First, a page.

Here you can see Paolo Nespoli using the machine in 2017. This time you can see the special cups that it is dispensing directly into.
Introducing custom zero-G coffee cups
You cannot drink coffee in space from a regular cup of coffee, because being in space, the liquid would stick to the sides and would never really reach your mouth properly, plus eventually just floating away. Mark Weislogel, PhD of Portland State University helped invent a special coffee cup designed to work only in microgravity.
Mark Weislogel’s involvement with the zero-G coffee cups came out of interacting live with astronauts on the ISS as they perform fluid capillary experiments for him and his students. One day an astronaut was complaining about how it was so hard to drink with straws in bags because of the way the fluid wouldn’t naturally gather where the other end of the straw is in the bag.
Mark Weislogel gave a suggestion on how to mold the bag in a certain way so that the liquid would naturally gather in a way to make it drinkable. And so the first prototype was born and astronauts were able to cheerfully toast and drink their coffee as they would normally.
He explains the way the cup design works is that the shape replaces the role of gravity with the effects of surface tension so the liquid goes right to the mouth of the cup without floating away. When a person places their lips and sucks, the liquid will naturally be guided into their mouth. This cup only works in space and wouldn’t be so effective on earth.
In total 6 official cups were delivered to the ISS, they were also designed to be clear so you can appreciate the way the coffee fluid behaves inside the cup. Plus coffee is wonderful to look at as well.
About Samantha Cristoforetti
Samantha Cristoforetti is distinguished to be one of the first women to be a fighter pilot of the Italian Air Force and reach the rank of Lieutenant (She is now a Captain). She has flown six types of fighter jets and has logged in more than 500 hours with them.
She was selected by the European Space Agency to be a part of a long-term mission aboard the ISS in 2014. When she came back from this mission, she had spent a total of 199 days on board and holds the record for the length of time a woman has been in space. She was awarded the Order of Merit of the Italian Republic on July 16th 2015, it is the highest order achievable in Italy. She has served her country with great honor and admiration.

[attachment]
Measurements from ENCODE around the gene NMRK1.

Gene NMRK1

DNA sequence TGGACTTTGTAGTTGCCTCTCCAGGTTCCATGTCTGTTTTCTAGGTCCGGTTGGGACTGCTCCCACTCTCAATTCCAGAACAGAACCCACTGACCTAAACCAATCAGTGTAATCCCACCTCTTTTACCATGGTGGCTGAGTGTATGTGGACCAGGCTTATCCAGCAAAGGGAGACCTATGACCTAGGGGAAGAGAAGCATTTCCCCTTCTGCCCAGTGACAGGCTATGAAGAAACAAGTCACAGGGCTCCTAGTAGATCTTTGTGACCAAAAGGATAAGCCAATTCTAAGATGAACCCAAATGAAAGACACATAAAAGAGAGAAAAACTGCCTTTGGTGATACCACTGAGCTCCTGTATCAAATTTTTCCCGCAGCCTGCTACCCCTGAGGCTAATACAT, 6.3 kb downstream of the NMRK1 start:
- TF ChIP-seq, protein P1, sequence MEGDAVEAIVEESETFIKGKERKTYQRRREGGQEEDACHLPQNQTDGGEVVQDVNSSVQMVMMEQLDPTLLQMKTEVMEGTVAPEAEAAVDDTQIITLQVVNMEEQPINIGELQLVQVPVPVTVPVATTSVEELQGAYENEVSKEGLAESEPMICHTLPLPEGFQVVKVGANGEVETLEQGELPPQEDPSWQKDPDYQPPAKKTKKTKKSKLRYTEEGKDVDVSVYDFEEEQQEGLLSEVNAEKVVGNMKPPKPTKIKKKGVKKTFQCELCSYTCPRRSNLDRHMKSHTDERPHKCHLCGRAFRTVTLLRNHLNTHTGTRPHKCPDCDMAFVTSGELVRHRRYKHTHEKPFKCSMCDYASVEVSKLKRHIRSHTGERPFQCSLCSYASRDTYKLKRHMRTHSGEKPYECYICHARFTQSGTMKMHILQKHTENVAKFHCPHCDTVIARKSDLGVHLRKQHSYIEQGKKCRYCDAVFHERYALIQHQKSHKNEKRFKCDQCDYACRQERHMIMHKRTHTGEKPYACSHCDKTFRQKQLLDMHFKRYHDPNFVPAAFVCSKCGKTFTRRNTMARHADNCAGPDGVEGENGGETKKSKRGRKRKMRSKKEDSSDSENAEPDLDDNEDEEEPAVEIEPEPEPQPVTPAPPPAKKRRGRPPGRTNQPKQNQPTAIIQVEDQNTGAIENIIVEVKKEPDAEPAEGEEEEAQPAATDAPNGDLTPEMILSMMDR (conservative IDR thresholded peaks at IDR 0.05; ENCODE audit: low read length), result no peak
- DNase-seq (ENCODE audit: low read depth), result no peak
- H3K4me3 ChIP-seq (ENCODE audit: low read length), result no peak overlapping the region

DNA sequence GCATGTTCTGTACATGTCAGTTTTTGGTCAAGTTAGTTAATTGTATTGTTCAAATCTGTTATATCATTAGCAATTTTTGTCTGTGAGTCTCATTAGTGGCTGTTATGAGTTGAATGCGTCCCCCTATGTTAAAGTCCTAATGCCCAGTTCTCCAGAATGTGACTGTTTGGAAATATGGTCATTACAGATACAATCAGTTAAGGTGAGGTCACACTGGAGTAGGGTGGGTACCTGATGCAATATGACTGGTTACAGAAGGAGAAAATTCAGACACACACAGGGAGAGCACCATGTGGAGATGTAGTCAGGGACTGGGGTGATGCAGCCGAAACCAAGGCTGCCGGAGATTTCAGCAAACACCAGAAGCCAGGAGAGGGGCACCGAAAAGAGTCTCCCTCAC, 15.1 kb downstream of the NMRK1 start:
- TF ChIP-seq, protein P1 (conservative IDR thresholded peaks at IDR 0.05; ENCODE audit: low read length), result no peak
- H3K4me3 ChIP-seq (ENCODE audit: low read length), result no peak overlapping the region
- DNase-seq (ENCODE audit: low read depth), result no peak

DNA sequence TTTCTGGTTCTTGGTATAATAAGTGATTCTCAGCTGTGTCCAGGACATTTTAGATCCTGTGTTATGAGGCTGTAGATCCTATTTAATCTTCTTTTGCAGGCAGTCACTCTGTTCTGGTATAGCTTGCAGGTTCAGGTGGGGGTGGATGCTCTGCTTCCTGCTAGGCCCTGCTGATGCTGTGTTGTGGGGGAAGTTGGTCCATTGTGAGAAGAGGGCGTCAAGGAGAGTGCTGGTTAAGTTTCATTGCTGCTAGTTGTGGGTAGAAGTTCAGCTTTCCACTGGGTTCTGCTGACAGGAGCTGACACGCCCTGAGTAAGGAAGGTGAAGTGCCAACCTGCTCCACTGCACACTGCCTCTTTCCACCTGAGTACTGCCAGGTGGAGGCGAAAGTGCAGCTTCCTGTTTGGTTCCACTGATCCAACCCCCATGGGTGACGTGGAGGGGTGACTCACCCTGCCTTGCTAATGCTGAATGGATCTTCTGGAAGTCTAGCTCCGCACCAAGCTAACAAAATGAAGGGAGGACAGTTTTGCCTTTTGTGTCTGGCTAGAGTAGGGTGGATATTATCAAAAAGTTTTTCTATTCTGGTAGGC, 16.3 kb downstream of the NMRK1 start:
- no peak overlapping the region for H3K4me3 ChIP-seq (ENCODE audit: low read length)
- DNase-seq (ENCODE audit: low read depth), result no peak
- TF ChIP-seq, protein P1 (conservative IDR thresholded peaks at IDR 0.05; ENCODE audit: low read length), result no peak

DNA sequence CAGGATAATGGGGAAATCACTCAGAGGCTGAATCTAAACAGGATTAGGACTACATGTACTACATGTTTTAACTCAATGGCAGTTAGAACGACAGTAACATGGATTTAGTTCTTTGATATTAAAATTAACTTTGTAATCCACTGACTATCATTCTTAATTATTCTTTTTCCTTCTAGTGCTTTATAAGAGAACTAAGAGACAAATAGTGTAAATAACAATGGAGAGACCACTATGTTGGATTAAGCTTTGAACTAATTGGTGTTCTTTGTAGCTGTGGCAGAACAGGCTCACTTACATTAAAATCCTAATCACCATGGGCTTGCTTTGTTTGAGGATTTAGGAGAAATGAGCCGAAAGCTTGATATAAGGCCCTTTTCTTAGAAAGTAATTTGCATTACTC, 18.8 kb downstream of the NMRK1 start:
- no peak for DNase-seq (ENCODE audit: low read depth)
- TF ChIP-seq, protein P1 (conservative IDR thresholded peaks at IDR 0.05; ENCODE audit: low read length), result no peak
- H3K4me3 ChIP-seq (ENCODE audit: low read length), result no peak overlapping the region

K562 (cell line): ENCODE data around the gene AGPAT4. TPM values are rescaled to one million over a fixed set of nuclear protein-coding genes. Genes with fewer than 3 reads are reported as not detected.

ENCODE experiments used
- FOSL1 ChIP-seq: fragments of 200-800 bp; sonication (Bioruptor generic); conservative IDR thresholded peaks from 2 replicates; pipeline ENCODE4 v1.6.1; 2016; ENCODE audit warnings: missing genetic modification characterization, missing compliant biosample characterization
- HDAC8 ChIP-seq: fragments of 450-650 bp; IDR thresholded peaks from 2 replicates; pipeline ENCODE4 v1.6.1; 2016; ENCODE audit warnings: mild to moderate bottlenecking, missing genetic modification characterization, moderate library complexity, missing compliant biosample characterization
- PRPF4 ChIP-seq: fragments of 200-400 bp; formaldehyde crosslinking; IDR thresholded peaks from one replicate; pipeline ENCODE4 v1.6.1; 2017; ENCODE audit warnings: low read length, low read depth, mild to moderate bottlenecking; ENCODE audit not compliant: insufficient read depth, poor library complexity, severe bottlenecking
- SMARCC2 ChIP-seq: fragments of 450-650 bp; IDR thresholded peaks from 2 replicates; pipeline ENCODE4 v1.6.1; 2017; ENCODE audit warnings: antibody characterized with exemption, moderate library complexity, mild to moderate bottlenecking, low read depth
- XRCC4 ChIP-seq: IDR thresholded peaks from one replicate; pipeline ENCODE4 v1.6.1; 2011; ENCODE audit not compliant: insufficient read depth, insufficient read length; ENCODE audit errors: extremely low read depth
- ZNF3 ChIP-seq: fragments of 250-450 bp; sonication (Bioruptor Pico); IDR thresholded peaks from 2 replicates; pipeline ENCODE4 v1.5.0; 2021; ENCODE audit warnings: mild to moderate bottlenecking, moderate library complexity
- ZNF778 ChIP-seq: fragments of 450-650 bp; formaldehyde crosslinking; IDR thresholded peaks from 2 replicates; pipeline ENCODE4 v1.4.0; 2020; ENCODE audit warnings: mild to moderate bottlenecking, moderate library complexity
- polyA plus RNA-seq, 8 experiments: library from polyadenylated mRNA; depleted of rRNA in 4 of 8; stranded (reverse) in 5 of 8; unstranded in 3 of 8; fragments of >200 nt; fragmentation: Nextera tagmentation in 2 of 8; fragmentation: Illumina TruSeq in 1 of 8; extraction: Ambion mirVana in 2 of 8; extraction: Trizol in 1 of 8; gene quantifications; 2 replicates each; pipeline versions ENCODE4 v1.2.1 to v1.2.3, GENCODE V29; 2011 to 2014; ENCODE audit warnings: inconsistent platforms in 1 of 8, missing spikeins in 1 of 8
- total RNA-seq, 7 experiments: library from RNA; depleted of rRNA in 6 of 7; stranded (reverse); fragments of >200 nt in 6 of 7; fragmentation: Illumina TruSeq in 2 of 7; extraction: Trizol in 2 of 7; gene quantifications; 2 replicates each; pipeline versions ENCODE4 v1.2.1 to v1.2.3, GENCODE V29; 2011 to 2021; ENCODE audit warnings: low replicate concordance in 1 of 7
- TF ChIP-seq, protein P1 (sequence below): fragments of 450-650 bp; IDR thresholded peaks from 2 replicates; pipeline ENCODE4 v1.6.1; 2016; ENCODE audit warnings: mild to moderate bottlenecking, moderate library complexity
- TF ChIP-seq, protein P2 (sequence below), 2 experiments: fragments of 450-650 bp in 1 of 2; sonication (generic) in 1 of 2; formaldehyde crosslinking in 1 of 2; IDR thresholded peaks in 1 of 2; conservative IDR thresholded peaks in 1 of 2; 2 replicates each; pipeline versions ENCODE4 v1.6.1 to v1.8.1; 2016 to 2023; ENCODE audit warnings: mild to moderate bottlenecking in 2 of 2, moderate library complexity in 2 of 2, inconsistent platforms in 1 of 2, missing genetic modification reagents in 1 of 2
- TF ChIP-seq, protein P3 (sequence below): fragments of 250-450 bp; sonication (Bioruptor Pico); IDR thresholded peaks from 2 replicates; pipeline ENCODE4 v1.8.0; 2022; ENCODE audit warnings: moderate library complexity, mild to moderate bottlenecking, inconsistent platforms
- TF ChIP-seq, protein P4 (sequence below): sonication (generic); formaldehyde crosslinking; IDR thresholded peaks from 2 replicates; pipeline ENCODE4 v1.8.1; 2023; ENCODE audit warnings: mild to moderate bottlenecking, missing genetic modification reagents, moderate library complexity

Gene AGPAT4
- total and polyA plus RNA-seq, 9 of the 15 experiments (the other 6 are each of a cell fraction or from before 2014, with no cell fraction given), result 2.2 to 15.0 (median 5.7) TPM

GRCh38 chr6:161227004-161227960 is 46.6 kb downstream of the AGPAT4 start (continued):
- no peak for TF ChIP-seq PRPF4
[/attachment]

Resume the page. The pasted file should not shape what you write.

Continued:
Fluid Physicist Mark Weislogel
Mark Weislogel, PhD, is a professor at Portland State University. It has been Mark’s mission in life to study fluid dynamics in a microgravity environment. He does so in classroom settings with a live link to astronauts running their fluid experiments. His work paves the way for not only food in space but fluids in general.
Check out his great PDX talk
Argotec is an Italian Space Engineering firm based in Turin that does research and development. They have made great strides in heat pipes and advances in fluid dynamics. It makes clear sense they are the ones to take on developing the ISSpresso machine.
Argotec specializes in 4 main sectors of the space industry:
- Payload Logicis and Thermal /Fluid Dynamic Units
- Simulation Training
- Small Satellite Units
- Space Food
Lavazza also has its headquarters in Turin, in fact it was founded there in 1895 by Luigi Lavazza and has been family owned for 4 generations. It is a huge coffee importer from beans grown around the world and self proclaimed “Italy’s favorite coffee”. It’s market is not just Italy, but reaches out to over 90 countries.
Their brand touches all sorts of coffee markets so it makes sense they are the ones to spearhead its presence in space. According to the Financial Times, over the next 5 years their sales plan to grow up to 2 billion dollars worldwide.
About the Italian Space Agency
The Italian Space Agency, or better known in Italy as Agenzia Spaziale Italiana (ASI), was founded in 1988 to ensure the space exploration interests of the country. It coordinates multiple italian space research and development firms together who contribute systems and procedures used in missions in space.
The ASI also has direct access to its own space port (The Broglio Space Centre) and has collaborated with many space exploration missions such as the Cassini-Huygens, Mars Express, Mars Reconnaissance Orbiter and Dawn to name a few.